The Lancashire Evening Post, Friday, 17th June 2005
£800m river vision is future of Ribble
Revamp: Project will be celebration of city's past and future By Richard Newton
THE mastermind behind plans to rebuild an historic canal has given the thumbs-up to an 800m vision to revamp the River Ribble.

Colin Barnes, of Victoria Road, Fulwood, says Preston and South Ribble councils' Riversway project will celebrate Preston's industrial past and improve the city for future generations.

As part of the project, retired architect Mr Barnes, who is chairman of Preston City Link Canal Trust, has put together plans to rebuild the Lancaster Canal along its original route.

[Picture:The Lancaster Canal at Maudland Bank in Preston, where an extension to the canal could end after going over a new aqueduct.]

Lancaster Canal at Maudland Bank
His idea is to extend the canal from its current terminus in Shelley Road, Ashton, over Aqueduct Street on a new aqueduct, across Fylde Road and ending at a marina at the now derelict Maudland Bank, next to the university. The original canal went even further, ending beyond the current Ring Way at Corporation Street.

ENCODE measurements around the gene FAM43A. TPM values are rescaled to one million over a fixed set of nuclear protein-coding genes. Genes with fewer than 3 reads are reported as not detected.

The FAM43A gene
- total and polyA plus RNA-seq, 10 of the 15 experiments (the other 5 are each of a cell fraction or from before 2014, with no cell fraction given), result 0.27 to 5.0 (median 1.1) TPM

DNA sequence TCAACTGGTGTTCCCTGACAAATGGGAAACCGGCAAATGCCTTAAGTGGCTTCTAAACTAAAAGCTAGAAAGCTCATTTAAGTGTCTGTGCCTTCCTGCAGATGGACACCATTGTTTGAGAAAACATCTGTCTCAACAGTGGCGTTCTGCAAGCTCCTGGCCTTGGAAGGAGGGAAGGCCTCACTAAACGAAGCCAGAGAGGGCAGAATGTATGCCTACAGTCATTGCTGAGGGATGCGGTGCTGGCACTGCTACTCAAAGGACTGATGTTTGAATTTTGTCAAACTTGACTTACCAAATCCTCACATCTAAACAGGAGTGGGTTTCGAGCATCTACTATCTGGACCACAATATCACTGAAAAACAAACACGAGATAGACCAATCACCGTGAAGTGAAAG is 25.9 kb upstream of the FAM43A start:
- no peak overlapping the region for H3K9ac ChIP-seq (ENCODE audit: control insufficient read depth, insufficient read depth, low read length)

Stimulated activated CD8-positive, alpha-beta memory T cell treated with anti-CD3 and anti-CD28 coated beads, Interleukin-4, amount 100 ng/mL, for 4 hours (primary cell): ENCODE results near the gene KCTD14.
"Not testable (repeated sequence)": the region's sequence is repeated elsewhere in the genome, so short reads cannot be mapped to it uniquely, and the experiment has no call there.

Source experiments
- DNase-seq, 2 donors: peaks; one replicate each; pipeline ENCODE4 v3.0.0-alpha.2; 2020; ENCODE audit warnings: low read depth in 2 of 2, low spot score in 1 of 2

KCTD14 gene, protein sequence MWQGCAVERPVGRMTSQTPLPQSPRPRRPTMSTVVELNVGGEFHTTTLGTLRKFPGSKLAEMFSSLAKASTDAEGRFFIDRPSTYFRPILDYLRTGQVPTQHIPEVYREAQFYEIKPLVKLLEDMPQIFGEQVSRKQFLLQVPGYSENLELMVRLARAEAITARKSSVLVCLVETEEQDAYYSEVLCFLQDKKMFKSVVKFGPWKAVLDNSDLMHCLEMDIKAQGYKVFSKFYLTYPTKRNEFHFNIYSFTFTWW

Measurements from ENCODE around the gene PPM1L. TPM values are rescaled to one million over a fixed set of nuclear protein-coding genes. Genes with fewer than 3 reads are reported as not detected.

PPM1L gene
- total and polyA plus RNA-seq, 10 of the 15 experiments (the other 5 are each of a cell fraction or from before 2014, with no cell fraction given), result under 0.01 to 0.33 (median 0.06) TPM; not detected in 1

Mr Barnes' proposals accompany another proposal from a team at British Waterways to connect the Shelley Road terminus to the docks on a new route crossing Tom Benson Way, Tulketh Road and Watery Lane on its way to Oyston Mill and across Port Way and Mariners Way.

It would provide an alternative route to the docks without going along the £6m Ribble Link, which was completed in 2002 linking the Lancaster Canal to the Leeds and Liverpool Canal via the Ribble and Douglas rivers and fulfilling a 200-year dream. [See The Old Tram Road and The Ribble Link for more information.]

Mr Barnes said: "I built a model that includes a heritage centre, a bistro, wine bar, restaurant and a new railway station reviving part of the Preston to Longridge line and linking the city's current train station to the university.

"This could be extended across a pier further along the underground line to Deepdale, linking the football ground to perhaps ending at Gamull Lane."

The two options are part of a wider 20 year vision called the Riversway project that hopes to build a barrage and new river crossing, promenade, shops, offices and up to 4,000 homes on the south bank of the Ribble.

Martin Clarke, restoration manager for British Waterways, said: "It is not very often we get the chance to look at everything in the water space and its assets so this was rather special.

"This route would feed into a new basin around which new businesses could be built."

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© The Lancashire Evening Post, June 2005